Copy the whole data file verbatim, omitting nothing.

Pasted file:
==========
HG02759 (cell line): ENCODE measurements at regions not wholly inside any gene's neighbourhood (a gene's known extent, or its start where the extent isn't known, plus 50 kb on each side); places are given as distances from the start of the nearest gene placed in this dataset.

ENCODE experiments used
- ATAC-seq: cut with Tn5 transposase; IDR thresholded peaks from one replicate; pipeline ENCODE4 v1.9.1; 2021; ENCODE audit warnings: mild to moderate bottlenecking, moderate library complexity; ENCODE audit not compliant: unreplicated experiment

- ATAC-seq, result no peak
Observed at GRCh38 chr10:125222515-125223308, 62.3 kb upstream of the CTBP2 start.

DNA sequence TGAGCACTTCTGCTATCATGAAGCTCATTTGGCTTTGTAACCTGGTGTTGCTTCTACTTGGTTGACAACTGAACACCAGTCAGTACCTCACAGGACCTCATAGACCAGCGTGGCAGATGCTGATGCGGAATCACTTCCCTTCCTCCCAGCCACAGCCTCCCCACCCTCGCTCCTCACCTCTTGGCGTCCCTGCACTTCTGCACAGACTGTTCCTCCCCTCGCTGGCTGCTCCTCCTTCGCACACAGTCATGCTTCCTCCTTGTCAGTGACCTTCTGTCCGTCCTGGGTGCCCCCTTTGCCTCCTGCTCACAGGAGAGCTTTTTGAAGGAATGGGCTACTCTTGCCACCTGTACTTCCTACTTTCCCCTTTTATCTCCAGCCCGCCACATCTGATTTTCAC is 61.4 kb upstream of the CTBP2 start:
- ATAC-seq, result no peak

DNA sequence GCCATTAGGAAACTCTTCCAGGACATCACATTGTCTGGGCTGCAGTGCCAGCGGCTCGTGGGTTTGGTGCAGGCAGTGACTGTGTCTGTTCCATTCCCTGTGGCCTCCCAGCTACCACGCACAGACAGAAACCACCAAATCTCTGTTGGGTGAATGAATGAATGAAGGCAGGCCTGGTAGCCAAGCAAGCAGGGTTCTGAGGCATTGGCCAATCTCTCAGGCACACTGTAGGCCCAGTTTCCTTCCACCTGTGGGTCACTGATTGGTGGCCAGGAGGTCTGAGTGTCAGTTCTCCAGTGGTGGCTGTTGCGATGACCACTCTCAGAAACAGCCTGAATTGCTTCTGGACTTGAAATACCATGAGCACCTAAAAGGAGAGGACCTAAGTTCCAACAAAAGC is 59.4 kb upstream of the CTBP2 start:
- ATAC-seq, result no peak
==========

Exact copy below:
HG02759 (cell line): ENCODE measurements at regions not wholly inside any gene's neighbourhood (a gene's known extent, or its start where the extent isn't known, plus 50 kb on each side); places are given as distances from the start of the nearest gene placed in this dataset.

ENCODE experiments used
- ATAC-seq: cut with Tn5 transposase; IDR thresholded peaks from one replicate; pipeline ENCODE4 v1.9.1; 2021; ENCODE audit warnings: mild to moderate bottlenecking, moderate library complexity; ENCODE audit not compliant: unreplicated experiment

- ATAC-seq, result no peak
Observed at GRCh38 chr10:125222515-125223308, 62.3 kb upstream of the CTBP2 start.

DNA sequence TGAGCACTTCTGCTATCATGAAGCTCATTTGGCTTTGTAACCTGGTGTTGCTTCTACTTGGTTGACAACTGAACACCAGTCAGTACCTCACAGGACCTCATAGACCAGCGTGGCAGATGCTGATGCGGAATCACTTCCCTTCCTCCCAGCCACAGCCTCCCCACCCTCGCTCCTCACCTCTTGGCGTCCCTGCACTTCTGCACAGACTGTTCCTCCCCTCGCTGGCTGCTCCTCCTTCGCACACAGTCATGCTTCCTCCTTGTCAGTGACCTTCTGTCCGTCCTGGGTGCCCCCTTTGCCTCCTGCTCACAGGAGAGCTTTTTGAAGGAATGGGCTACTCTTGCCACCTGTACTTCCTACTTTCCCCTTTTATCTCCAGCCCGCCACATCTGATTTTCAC is 61.4 kb upstream of the CTBP2 start:
- ATAC-seq, result no peak

DNA sequence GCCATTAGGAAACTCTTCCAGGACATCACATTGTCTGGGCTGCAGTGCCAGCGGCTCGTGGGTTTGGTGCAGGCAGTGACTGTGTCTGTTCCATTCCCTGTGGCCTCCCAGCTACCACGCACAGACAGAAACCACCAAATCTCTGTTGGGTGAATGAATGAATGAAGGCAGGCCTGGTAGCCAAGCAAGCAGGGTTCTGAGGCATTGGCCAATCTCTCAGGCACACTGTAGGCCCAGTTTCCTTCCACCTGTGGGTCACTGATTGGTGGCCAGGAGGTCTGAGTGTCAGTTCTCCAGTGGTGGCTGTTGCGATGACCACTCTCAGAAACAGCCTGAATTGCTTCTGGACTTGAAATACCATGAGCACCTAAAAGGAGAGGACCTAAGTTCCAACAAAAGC is 59.4 kb upstream of the CTBP2 start:
- ATAC-seq, result no peak